128 crypto exchanges have applied for licenses in South Africa- FSCA

Temitope Akintade
South Africa: 128 crypto exchanges have applied for license - FSCA

The South African Financial Sector Conduct Authority (FSCA) has announced that as of today, November 30, it has received 128 applications for crypto asset service provider licenses. This announcement was made during a presentation to give an update on the licensing of cryptocurrency services in South Africa.

Recall that earlier in June, South Africa reportedly became the first country on the continent to require crypto exchanges to be licensed. South Africa’s financial regulator, the FSCA, announced that all crypto exchanges in the country will be required to obtain licenses by the end of 2023.

Today is the last day for crypto service providers in the country to apply for the license and according to the briefing by the agency, FSCA had received 128 applications as of November 30, 2023.

FSCA instructs South African crypto service providers to obtain licenses

In June, the FSCA mandated digital asset exchanges to be licensed by the end of the year, in a move reportedly aimed at protecting investors. The financial regulator Commissioner Unathi Kamlana gave the exchanges until November 30 (today) to secure the license.

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In July, Unathi Kamlana stated that the agency had received approximately 20 license applications since its opening and expected more before the November 30 deadline, per a Bloomberg report.

Also, Kamlana mentioned that if crypto exchanges continue to operate without a license after the deadline, the regulator intends to take “enforcement action,” which may involve fines or the closure of non-compliant firms. 

South Africa’s Crypto Firms must now apply for registration to avoid getting fined 

Additionally, the Bloomberg report quoted Kamlana as saying that introducing a regulatory framework for crypto products is a sensible approach due to the potential risk of serious harm to financial customers. Kamlana also expressed the need for time to determine the effectiveness of the measures and assured ongoing collaboration with the industry to refine and implement necessary changes.

Update on license registration 

Today is the last day for already-operating providers to submit their applications. Of the total applications received, the regulator says nineteen applications were withdrawn due to a lack of experience and appropriate operational policies and procedures. According to a report by Mybroadband, 74 applications currently remain under consideration for the FSCA.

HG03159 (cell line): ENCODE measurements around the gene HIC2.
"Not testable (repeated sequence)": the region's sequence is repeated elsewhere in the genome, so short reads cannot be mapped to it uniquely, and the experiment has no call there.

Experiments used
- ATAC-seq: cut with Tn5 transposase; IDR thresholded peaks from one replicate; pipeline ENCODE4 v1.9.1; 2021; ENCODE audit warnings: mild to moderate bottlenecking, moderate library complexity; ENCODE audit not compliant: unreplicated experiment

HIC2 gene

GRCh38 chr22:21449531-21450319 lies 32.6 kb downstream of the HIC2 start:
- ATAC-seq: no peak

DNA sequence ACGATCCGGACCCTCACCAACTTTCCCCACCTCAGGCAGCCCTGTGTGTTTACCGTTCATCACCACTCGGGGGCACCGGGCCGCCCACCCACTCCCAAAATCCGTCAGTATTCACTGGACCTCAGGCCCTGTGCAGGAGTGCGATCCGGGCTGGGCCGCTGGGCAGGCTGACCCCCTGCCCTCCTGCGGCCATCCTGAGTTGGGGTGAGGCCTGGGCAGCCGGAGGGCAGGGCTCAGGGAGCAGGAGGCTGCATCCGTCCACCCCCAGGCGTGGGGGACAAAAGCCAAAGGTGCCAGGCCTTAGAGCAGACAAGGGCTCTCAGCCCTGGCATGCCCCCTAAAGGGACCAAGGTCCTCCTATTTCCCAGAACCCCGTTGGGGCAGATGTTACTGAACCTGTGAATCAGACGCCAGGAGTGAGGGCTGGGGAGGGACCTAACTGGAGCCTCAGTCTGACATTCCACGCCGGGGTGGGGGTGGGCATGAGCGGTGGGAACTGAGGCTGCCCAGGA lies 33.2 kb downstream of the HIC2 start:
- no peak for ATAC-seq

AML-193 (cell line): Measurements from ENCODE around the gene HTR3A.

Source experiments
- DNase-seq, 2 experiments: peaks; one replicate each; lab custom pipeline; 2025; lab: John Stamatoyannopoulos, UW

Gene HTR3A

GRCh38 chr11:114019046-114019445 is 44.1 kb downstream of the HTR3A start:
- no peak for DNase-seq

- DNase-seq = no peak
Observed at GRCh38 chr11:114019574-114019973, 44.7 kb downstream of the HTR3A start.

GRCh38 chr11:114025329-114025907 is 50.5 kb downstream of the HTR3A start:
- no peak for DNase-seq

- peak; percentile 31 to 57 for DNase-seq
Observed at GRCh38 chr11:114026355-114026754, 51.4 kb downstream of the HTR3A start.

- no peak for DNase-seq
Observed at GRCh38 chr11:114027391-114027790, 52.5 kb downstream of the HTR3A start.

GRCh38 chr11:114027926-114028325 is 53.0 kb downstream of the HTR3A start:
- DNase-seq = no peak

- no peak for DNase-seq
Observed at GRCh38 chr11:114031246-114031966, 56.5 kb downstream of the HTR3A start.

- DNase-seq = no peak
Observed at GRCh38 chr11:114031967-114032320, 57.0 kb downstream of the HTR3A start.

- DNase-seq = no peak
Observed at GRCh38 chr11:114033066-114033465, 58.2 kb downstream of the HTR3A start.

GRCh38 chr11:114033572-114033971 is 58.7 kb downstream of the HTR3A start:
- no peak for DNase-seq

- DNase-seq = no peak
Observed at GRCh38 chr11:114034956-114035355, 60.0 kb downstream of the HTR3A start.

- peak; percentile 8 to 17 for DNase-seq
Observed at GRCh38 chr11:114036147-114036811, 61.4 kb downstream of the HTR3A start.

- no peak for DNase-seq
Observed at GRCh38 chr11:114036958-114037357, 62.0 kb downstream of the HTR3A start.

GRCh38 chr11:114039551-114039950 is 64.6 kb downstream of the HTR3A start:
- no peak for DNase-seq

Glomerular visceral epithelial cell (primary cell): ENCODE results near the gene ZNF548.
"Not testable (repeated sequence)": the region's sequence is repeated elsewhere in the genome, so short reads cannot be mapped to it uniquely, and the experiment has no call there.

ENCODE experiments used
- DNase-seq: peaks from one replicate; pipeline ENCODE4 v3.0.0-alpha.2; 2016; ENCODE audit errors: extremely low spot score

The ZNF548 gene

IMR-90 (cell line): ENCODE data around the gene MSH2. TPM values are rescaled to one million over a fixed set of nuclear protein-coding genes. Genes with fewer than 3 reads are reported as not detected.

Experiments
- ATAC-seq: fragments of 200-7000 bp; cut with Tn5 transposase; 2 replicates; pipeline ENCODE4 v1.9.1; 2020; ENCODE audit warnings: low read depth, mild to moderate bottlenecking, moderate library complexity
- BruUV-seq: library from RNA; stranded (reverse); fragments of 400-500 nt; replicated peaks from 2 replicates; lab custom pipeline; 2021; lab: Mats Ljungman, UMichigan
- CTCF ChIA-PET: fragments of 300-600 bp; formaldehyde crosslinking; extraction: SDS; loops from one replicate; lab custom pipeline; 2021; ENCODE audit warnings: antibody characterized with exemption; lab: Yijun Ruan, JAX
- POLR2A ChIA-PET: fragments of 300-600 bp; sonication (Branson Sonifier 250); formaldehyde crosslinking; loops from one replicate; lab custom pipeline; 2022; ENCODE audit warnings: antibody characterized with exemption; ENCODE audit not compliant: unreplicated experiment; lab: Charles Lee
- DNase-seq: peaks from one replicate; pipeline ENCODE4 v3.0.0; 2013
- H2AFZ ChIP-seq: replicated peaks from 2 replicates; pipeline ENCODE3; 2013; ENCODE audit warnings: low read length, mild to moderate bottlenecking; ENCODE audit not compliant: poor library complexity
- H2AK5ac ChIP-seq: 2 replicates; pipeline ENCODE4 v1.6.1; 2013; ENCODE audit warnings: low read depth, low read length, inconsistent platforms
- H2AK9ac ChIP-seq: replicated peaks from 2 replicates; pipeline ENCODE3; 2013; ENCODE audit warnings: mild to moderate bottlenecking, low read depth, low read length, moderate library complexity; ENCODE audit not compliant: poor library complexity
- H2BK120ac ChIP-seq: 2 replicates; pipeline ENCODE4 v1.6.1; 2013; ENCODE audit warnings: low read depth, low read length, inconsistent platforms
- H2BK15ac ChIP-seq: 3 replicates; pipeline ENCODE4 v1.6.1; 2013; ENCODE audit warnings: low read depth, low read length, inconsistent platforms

Among the 74, 36 completed assessments would be presented at the December 12 Licensing Executive Committee meeting, 22 applications are pending for various reasons to be presented at the February 13, 2024 Licensing Executive Committee meeting, 14 applications with analysis that are yet to begin will be presented at the March 12 2024 Licensing Executive Committee meeting, while 2 applications remain undisclosed

According to the FSCA, it considered several criteria in the process of analysing each application. The yardsticks include the criticality of market services (if they provide multiple services) and whether they offer market support services.

Also, the regulator says it evaluated applicants’ operational policies and procedures, including KYC (Know-Your-Customer) compliance, data protection, cyber risk management, conflict of interest management, complaints handling, and credit counterparty risk management.

Crypto regulation in South Africa 

South Africa has been paying a great deal of attention to blockchain technology and its offerings recently. Recall that two weeks ago, we reported how the country joined a list of 47 other countries that have committed to adopting a taxation standard enabling them to go after individuals and businesses that fail to report earnings and pay taxes on crypto, NFT and other digital assets by 2027. 

Cyril Ramaphosa
President Cyril Ramaphosa

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According to a statement, the South African Revenue Service (SARS) welcomed the standard developed by the Organisation for Economic Cooperation and Development (OECD). This new standard allows the automatic exchange of information related to the ‘crypto-asset’ tax. It falls under the OECD’s mandate by the G20 to develop a global framework for easy and automated exchange of tax-relevant information to curb tax evasion.

With these developments, it is now apparent that South Africa is trying to edge its African rivals like Nigeria and Kenya to regulate, manage, and harness the blockchain for national development.

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